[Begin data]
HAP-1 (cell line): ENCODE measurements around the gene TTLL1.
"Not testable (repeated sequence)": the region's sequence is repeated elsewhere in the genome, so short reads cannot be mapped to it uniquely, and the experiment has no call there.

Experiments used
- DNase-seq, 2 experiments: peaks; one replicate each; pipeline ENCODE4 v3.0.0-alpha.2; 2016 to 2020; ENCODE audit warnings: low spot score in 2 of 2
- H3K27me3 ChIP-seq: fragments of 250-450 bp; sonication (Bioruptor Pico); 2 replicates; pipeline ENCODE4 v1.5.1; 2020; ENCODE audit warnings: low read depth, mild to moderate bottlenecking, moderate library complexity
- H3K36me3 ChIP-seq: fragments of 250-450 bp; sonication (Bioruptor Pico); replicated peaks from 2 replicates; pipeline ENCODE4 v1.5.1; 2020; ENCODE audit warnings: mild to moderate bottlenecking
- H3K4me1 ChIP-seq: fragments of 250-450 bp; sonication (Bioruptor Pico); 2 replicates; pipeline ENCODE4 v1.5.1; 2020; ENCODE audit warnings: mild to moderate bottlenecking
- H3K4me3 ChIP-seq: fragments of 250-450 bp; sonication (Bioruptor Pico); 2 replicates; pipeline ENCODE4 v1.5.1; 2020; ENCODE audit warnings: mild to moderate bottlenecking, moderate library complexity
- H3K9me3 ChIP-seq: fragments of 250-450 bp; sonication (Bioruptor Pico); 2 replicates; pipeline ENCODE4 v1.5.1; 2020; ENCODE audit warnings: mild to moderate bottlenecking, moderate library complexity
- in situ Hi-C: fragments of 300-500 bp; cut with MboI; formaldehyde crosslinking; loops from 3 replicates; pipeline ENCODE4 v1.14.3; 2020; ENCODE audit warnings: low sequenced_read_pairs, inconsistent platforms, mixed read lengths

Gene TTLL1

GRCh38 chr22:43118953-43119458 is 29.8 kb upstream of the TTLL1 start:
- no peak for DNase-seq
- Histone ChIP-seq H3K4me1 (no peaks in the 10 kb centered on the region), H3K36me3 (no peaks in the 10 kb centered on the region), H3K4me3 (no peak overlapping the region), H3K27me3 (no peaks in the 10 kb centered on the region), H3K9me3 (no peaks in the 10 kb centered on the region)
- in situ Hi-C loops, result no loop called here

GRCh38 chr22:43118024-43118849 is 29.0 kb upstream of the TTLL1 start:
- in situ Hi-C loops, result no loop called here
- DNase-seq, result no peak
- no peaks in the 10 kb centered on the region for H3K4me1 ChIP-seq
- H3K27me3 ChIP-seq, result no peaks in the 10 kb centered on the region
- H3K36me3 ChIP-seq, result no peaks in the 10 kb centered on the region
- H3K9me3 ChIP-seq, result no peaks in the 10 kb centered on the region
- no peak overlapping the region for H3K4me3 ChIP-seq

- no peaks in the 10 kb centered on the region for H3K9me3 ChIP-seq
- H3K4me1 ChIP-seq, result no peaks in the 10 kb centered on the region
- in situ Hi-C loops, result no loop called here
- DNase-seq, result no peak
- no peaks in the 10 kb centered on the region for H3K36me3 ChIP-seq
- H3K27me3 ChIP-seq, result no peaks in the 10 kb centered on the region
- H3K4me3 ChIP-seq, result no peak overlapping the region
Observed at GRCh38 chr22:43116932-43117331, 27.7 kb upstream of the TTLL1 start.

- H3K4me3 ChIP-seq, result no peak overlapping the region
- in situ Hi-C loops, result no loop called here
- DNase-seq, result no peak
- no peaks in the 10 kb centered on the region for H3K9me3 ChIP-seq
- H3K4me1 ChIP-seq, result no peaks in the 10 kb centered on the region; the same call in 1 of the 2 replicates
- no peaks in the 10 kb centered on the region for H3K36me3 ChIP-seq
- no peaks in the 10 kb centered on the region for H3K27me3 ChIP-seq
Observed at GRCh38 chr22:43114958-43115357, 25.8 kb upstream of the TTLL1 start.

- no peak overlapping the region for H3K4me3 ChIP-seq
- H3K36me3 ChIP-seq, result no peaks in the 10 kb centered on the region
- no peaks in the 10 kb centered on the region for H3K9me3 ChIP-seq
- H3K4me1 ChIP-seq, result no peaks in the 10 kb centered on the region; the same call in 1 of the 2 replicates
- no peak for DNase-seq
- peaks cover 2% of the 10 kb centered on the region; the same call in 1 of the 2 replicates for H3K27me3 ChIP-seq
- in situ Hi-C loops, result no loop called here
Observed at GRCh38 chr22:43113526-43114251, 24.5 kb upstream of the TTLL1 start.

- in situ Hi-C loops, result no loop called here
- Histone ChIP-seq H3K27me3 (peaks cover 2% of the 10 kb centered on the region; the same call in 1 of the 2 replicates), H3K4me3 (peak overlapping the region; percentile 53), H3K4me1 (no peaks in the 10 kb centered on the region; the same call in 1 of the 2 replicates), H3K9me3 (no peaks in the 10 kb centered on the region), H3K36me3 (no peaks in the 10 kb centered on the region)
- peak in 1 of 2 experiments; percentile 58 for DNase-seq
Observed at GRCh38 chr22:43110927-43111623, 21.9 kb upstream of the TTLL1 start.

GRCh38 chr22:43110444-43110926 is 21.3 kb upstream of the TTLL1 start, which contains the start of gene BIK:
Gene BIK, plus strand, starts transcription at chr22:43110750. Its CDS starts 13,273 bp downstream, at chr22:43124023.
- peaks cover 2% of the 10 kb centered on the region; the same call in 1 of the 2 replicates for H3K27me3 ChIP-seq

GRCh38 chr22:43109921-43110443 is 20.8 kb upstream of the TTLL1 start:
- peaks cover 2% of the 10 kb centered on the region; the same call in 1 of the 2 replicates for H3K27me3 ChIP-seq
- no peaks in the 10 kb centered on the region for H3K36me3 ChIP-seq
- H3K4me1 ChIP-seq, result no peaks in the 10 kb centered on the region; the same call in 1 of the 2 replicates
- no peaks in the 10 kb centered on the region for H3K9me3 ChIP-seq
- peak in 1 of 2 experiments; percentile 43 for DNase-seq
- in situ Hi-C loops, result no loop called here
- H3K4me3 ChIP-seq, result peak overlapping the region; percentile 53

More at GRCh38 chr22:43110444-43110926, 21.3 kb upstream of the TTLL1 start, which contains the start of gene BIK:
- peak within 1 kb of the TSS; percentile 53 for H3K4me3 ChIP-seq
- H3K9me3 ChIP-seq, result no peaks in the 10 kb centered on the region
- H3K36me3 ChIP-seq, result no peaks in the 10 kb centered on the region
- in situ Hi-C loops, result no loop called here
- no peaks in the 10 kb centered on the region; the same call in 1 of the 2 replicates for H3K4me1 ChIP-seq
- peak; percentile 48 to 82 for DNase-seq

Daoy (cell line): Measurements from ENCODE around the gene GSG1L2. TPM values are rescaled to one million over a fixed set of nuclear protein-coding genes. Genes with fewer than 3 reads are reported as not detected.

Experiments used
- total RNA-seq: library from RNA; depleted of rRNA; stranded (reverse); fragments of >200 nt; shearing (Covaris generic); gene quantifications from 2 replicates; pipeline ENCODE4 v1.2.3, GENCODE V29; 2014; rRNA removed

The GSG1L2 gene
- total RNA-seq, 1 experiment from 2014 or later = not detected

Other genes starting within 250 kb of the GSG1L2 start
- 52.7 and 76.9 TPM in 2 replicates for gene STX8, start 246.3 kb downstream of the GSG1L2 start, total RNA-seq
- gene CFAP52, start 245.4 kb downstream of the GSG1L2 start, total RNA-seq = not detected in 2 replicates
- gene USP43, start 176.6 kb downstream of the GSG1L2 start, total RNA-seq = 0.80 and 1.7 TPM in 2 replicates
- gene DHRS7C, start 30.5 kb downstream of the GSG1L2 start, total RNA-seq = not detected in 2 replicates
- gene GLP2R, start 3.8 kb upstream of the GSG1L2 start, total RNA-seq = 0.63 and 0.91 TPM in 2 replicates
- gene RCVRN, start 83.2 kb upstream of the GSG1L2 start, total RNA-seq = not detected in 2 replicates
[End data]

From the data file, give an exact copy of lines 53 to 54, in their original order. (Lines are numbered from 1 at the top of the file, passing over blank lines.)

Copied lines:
Gene BIK, plus strand, starts transcription at chr22:43110750. Its CDS starts 13,273 bp downstream, at chr22:43124023.
- peaks cover 2% of the 10 kb centered on the region; the same call in 1 of the 2 replicates for H3K27me3 ChIP-seq